Belfast Telegraph

Friday 26 December 2014

Dublin taxi men suicides sparks outcry

Three taxi men in the Republic of Ireland who were close friends took their own lives in the space of one week, it has emerged.





The tragic deaths of the men, who were all in their early forties, has sparked an outcry in the industry about the drastic effect the recession is having on overworked and stressed taxi drivers.



Brian Jameson of Castlelawns, Balrothery, Dublin, was the first of the three to die, on August 25, 2009. Just three days later, his old school friend Ollie Courtney (43) took his own life on August 28, and he died at St James' Hospital, Dublin.





Noel Hayes of Sarsfield Road, Ballyfermot, Dublin attended Ollie's funeral, and sadly he also took his own life afterwards.



Ollie's wife Sharon described how they had a whole future planned together and her husband was a very happy man.



"I'm still expecting him to walk in the door anytime. I never thought he would have done anything like this, we've a lovely home and three daughters.



"He was the best husband in the world and the best father in the world to the three girls. He was a very happy and outgoing person, and he'd help anyone out."



Sharon knew that Ollie was out of sorts a few days before his death, but it was a complete shock when she found him.



"I came home and found him. It turns out he was just after sending a text to his best friend Harry telling him to look after me and that he loved them [the girls].



"On Wednesday, he said he was feeling a bit down and on Thursday I took him to the doctor. But he said he was just letting things bother him and he was feeling a bit down."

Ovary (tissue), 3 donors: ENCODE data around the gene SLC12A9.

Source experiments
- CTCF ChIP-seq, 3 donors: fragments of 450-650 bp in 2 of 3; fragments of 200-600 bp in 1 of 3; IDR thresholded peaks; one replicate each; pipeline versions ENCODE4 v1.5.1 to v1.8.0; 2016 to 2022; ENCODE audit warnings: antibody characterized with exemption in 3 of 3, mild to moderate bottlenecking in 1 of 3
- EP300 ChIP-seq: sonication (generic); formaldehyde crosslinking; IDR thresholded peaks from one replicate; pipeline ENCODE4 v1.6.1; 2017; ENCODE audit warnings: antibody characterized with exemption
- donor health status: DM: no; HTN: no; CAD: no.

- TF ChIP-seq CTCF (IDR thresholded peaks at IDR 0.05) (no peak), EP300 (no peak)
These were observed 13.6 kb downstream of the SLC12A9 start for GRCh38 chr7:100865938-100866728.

However, the couple had been planning a a holiday at the end of this month, and Ollie had plans to change his car.



All three men went to primary school together and they also knew each other through the taxi business.



Ollie worked for Xpert Digi-Taxis and Vinnie Kearns, head of the company and ex vice-President of the National Taxi Drivers Union (NTDU), said he was a very easygoing and enthusiastic worker.



"I knew him very closely. He was a driver from inception, very hard working. He was a very consistent type of guy and a good family man. It's extremely sad and his family are going through a very tough time.He was a great ambassador for the taxi industry. He always went out to be helpful to the general public."



The taxi boss stressed that Ollie worked as many hours as he needed in order to provide for his wife and three daughters, Nichola, Annette, and Jessica.



"Ollie was a very easy-going, deep and personable man. If the week meant that he had to work 70 to 80 hours a week, then that's what he'd do."



National Taxi Drivers Union President, Aidan added that the doom and gloom currently in the taxi industry, precipitates the need for increased awareness of charities like the Samaritans.







"It's indicative of the pressures that the drivers are living under -- with financial problems and the lack of rank spaces. It's one thing being piled up on top of the other."



He said things have never been as bad in the taxi industry, in his 20 years of experience.



"There's an air of doom and gloom out there. With all the changes now, there's a lack of licences, lack of ranks, and illegal drivers as well."



"I really feel for the guys with the pressure the lads are under."

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